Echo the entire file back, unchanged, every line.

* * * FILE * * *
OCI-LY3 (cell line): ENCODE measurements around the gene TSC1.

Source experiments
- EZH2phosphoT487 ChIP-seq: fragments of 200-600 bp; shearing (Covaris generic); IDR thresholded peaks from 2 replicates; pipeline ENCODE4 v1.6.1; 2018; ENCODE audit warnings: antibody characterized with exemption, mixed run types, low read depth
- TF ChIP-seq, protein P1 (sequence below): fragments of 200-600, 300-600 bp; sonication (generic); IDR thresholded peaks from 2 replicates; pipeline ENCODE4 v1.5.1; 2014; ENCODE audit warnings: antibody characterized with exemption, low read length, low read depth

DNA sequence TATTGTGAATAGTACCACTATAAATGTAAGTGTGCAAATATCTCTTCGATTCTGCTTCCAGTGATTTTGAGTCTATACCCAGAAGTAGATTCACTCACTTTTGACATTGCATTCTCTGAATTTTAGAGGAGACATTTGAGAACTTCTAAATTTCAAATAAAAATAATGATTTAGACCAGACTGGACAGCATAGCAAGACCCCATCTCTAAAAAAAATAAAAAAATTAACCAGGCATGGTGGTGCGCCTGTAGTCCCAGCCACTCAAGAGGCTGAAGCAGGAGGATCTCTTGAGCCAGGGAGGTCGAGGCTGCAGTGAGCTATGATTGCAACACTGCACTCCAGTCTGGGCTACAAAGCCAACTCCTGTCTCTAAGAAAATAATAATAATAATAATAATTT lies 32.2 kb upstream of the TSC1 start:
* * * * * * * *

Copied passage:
OCI-LY3 (cell line): ENCODE measurements around the gene TSC1.

Source experiments
- EZH2phosphoT487 ChIP-seq: fragments of 200-600 bp; shearing (Covaris generic); IDR thresholded peaks from 2 replicates; pipeline ENCODE4 v1.6.1; 2018; ENCODE audit warnings: antibody characterized with exemption, mixed run types, low read depth
- TF ChIP-seq, protein P1 (sequence below): fragments of 200-600, 300-600 bp; sonication (generic); IDR thresholded peaks from 2 replicates; pipeline ENCODE4 v1.5.1; 2014; ENCODE audit warnings: antibody characterized with exemption, low read length, low read depth

DNA sequence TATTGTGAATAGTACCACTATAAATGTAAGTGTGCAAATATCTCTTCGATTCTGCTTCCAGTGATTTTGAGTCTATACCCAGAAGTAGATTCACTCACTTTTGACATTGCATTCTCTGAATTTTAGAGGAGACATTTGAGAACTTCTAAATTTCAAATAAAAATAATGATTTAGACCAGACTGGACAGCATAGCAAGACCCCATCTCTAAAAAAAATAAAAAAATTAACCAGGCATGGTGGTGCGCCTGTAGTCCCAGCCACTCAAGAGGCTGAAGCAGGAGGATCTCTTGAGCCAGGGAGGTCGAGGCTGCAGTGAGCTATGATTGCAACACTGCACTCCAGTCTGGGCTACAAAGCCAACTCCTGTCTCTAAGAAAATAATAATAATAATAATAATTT lies 32.2 kb upstream of the TSC1 start: